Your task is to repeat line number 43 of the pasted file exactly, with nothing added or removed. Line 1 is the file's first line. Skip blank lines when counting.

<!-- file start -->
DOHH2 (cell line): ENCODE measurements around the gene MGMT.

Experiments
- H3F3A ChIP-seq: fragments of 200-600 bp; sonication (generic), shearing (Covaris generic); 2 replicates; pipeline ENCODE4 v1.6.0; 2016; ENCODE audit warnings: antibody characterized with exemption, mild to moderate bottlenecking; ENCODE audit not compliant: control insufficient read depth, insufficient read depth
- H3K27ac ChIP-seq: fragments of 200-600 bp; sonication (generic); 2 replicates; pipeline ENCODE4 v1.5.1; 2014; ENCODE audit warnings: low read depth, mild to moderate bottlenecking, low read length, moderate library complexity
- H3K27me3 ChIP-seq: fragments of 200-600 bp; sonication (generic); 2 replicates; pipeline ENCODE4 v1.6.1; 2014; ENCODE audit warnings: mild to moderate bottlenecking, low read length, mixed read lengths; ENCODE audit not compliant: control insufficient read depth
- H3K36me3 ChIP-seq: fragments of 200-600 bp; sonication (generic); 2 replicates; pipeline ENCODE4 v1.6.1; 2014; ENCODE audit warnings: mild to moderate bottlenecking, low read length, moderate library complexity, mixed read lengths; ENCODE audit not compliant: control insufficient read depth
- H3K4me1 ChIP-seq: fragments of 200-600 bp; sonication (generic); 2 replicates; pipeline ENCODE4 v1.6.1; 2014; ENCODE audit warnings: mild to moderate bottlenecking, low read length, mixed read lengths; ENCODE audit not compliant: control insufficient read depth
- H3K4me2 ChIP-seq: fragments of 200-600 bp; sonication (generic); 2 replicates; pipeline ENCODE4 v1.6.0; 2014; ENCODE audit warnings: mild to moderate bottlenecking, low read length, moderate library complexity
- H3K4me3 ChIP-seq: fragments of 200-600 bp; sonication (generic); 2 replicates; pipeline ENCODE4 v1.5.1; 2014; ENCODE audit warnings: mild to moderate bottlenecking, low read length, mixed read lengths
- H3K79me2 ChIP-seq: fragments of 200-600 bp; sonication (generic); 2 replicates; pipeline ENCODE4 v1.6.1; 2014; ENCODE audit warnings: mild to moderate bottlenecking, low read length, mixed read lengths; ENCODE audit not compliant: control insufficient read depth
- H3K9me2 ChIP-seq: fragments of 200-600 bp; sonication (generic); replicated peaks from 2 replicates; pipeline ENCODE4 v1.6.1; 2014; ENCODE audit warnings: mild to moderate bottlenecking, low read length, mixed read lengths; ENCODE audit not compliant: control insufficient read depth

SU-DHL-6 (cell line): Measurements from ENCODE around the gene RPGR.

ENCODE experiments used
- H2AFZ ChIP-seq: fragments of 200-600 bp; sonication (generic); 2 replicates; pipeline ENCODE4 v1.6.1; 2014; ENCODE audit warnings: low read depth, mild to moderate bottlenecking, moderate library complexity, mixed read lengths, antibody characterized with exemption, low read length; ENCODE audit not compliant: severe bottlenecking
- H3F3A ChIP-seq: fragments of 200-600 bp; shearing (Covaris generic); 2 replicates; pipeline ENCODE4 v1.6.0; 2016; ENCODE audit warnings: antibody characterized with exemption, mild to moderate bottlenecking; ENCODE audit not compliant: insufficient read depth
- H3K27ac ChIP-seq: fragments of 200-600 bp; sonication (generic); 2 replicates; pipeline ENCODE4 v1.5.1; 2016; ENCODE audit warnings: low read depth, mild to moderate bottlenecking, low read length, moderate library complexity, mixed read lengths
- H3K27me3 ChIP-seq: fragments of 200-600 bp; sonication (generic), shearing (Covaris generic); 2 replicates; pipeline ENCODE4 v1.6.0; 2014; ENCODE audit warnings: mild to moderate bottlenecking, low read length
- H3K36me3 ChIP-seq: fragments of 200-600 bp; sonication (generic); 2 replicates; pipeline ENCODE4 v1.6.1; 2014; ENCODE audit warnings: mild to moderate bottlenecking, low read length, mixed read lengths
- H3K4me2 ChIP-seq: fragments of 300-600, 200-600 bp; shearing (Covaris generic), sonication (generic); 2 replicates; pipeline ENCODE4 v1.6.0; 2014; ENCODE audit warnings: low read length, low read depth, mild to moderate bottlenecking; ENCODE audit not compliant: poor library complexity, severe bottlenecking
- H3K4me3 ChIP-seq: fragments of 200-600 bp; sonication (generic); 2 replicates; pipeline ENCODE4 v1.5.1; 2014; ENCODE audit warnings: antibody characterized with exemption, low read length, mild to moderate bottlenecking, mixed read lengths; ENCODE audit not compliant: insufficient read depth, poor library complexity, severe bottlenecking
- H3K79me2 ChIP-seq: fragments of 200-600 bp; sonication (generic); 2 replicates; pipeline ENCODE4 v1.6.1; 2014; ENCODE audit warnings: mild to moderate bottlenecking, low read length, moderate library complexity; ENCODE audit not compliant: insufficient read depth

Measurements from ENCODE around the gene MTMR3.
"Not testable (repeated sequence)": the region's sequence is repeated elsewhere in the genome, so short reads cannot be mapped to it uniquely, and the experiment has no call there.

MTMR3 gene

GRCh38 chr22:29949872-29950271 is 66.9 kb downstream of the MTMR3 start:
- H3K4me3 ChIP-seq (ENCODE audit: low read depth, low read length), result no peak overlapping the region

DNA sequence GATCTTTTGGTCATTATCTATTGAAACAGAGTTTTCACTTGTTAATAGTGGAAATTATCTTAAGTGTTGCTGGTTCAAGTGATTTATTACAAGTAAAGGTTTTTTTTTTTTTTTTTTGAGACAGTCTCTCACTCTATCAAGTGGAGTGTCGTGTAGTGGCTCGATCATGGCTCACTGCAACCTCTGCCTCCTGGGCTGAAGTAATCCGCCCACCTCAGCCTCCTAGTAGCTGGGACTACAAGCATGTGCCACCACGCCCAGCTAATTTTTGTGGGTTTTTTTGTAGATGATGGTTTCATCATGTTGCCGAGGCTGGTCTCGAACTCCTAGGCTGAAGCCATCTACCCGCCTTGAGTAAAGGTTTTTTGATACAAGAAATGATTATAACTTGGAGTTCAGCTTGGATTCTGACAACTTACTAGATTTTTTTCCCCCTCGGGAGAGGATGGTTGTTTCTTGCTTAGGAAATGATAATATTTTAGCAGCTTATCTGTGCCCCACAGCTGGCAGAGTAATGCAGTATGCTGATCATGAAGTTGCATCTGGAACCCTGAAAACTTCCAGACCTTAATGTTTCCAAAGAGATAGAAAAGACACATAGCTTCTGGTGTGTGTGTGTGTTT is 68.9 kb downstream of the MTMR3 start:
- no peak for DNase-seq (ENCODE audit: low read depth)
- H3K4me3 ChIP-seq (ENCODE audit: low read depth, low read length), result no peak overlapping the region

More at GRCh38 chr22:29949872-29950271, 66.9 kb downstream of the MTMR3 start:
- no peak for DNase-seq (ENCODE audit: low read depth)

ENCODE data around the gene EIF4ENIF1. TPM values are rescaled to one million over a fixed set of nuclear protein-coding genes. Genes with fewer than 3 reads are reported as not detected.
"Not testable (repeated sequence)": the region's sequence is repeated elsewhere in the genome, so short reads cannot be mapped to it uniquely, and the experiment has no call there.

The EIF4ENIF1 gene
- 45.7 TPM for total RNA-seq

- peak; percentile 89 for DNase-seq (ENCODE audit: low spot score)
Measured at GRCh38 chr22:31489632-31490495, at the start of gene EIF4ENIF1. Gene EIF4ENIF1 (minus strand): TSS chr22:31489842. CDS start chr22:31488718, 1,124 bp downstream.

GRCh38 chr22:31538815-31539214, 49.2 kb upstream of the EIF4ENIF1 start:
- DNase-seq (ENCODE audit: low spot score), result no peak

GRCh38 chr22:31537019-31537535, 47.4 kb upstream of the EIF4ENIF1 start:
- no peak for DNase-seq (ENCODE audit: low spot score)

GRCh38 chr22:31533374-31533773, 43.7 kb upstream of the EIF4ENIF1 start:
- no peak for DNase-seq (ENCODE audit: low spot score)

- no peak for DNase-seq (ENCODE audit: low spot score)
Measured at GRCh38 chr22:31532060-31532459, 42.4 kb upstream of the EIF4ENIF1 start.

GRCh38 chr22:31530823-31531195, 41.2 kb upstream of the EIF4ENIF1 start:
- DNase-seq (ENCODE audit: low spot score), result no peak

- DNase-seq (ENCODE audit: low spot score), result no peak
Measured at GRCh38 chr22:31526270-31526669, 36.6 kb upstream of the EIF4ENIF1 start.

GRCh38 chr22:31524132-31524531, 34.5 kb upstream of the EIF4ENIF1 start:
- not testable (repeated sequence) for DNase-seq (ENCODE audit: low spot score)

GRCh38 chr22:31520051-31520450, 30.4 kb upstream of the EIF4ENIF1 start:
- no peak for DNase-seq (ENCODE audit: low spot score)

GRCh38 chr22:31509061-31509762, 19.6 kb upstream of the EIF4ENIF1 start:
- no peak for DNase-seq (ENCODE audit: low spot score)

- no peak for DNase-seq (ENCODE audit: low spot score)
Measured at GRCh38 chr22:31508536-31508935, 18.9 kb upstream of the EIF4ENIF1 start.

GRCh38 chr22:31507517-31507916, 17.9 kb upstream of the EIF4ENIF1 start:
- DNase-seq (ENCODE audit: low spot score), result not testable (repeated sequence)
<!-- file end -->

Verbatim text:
- no peak for DNase-seq (ENCODE audit: low spot score)